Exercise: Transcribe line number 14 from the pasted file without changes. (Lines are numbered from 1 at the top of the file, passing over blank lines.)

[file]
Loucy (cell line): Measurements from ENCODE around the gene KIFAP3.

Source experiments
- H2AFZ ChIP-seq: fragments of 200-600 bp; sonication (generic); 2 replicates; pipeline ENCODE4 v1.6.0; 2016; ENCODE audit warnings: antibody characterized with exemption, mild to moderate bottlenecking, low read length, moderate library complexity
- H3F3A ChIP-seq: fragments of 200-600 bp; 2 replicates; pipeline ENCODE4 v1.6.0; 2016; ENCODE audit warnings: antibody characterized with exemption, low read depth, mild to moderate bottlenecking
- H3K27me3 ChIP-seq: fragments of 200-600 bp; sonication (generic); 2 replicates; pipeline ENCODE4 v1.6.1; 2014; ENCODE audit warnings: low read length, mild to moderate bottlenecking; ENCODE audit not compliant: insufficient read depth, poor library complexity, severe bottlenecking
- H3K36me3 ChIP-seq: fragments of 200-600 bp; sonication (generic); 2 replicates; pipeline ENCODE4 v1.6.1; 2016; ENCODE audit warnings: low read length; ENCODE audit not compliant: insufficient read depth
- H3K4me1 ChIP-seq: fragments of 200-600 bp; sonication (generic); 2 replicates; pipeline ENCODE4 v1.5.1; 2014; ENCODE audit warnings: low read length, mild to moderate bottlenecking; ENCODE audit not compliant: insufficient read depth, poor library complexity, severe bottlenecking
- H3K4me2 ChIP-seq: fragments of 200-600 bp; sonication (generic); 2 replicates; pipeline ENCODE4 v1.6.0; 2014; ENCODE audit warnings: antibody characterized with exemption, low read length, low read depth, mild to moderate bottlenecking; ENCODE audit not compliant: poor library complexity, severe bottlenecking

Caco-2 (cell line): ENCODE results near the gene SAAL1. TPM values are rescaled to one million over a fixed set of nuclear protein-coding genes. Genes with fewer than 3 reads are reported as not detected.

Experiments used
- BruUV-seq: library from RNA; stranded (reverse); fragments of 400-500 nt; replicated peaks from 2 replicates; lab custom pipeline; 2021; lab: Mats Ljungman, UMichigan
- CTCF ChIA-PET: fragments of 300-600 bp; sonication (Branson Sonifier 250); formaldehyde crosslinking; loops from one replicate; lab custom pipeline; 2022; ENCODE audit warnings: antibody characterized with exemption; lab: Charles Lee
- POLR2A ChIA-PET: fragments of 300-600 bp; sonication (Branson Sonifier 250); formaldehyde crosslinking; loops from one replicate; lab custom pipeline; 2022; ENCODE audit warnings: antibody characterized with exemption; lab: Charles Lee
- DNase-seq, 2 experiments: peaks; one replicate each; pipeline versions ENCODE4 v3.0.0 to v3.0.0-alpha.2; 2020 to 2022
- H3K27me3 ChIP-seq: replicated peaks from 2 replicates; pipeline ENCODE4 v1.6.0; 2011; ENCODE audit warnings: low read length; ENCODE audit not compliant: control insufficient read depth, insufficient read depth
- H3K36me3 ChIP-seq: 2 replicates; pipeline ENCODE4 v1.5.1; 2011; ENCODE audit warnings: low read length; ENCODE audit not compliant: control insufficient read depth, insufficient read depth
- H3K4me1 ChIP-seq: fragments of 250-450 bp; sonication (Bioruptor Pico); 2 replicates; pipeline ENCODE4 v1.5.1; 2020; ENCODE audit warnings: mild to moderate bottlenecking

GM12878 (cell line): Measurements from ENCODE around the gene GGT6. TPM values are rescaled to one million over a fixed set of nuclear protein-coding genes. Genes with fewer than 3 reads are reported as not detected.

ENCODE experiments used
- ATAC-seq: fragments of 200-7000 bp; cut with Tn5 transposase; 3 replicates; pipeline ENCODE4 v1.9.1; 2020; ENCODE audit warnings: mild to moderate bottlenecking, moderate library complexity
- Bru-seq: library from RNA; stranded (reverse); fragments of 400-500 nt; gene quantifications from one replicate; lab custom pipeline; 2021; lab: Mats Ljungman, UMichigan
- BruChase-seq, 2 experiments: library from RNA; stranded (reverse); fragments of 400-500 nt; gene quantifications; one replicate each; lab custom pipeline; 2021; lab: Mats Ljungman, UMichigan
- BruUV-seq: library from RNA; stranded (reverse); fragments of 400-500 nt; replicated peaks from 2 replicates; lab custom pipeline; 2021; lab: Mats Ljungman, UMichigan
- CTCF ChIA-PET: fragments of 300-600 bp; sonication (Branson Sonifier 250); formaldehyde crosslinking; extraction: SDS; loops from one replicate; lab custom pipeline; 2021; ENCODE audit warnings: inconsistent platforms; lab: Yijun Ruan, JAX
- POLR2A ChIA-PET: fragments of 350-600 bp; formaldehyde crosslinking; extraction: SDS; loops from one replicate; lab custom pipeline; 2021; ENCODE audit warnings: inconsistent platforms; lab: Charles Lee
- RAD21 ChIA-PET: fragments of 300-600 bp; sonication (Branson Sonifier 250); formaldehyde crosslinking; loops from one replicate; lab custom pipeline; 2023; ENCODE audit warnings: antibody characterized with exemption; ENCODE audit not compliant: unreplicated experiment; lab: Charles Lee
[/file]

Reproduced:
- DNase-seq, 2 experiments: peaks; one replicate each; pipeline versions ENCODE4 v3.0.0 to v3.0.0-alpha.2; 2020 to 2022